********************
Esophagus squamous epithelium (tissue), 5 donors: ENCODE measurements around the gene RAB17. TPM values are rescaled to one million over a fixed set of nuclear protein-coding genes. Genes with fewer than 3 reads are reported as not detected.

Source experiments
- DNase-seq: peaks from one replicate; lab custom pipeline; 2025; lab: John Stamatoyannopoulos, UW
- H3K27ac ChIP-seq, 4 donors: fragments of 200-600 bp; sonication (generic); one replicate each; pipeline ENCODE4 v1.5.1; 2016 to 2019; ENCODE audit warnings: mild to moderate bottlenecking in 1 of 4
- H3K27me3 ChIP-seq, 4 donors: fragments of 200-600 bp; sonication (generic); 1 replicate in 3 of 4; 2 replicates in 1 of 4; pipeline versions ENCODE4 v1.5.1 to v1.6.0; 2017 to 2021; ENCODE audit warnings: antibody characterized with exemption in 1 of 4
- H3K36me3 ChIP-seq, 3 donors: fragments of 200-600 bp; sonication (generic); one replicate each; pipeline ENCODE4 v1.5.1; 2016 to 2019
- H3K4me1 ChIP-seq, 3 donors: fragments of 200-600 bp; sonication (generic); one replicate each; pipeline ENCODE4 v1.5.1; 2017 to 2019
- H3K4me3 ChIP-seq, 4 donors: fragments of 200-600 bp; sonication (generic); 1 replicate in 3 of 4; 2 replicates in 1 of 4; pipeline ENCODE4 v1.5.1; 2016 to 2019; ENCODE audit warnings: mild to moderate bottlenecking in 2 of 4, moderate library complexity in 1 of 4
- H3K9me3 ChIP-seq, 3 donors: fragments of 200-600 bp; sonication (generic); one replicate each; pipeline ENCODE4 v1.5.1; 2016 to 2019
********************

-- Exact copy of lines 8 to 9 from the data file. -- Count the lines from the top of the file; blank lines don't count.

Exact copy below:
- H3K4me3 ChIP-seq, 4 donors: fragments of 200-600 bp; sonication (generic); 1 replicate in 3 of 4; 2 replicates in 1 of 4; pipeline ENCODE4 v1.5.1; 2016 to 2019; ENCODE audit warnings: mild to moderate bottlenecking in 2 of 4, moderate library complexity in 1 of 4
- H3K9me3 ChIP-seq, 3 donors: fragments of 200-600 bp; sonication (generic); one replicate each; pipeline ENCODE4 v1.5.1; 2016 to 2019